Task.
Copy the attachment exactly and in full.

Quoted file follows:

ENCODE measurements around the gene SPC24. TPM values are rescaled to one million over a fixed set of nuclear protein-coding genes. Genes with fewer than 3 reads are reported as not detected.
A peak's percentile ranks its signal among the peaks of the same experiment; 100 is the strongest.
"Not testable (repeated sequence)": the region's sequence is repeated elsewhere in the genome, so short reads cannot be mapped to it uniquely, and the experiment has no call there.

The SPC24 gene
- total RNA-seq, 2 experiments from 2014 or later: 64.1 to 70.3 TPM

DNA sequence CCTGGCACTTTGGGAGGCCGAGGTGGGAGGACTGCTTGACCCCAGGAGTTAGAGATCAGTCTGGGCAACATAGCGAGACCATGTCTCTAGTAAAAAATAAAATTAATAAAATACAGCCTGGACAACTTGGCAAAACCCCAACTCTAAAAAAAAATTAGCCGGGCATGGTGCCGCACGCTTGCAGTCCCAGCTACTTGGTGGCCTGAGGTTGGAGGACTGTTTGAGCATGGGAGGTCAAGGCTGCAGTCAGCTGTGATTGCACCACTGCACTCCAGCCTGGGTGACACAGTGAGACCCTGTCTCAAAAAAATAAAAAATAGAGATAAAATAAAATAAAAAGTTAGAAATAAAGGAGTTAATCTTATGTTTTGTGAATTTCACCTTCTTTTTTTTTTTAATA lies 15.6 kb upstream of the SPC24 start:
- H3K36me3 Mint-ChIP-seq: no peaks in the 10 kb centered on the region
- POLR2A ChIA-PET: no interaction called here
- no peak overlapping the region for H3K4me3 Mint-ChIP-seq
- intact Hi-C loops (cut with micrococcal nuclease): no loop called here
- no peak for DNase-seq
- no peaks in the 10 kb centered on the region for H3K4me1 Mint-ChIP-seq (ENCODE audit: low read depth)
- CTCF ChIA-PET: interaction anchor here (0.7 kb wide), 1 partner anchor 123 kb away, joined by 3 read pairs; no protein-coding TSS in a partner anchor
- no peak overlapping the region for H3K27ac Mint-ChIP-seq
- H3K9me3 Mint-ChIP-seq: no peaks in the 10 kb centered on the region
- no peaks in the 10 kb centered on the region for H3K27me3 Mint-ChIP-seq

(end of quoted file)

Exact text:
ENCODE measurements around the gene SPC24. TPM values are rescaled to one million over a fixed set of nuclear protein-coding genes. Genes with fewer than 3 reads are reported as not detected.
A peak's percentile ranks its signal among the peaks of the same experiment; 100 is the strongest.
"Not testable (repeated sequence)": the region's sequence is repeated elsewhere in the genome, so short reads cannot be mapped to it uniquely, and the experiment has no call there.

The SPC24 gene
- total RNA-seq, 2 experiments from 2014 or later: 64.1 to 70.3 TPM

DNA sequence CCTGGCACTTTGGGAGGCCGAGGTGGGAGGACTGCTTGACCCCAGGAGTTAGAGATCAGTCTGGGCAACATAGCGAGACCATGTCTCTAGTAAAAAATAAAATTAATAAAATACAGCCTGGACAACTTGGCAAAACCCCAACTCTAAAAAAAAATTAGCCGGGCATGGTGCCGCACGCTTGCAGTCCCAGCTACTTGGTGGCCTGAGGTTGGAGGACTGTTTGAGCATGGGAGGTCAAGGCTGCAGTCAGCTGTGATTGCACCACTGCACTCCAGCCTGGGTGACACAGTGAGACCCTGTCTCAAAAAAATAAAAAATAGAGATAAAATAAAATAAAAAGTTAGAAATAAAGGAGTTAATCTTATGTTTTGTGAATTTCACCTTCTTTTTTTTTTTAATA lies 15.6 kb upstream of the SPC24 start:
- H3K36me3 Mint-ChIP-seq: no peaks in the 10 kb centered on the region
- POLR2A ChIA-PET: no interaction called here
- no peak overlapping the region for H3K4me3 Mint-ChIP-seq
- intact Hi-C loops (cut with micrococcal nuclease): no loop called here
- no peak for DNase-seq
- no peaks in the 10 kb centered on the region for H3K4me1 Mint-ChIP-seq (ENCODE audit: low read depth)
- CTCF ChIA-PET: interaction anchor here (0.7 kb wide), 1 partner anchor 123 kb away, joined by 3 read pairs; no protein-coding TSS in a partner anchor
- no peak overlapping the region for H3K27ac Mint-ChIP-seq
- H3K9me3 Mint-ChIP-seq: no peaks in the 10 kb centered on the region
- no peaks in the 10 kb centered on the region for H3K27me3 Mint-ChIP-seq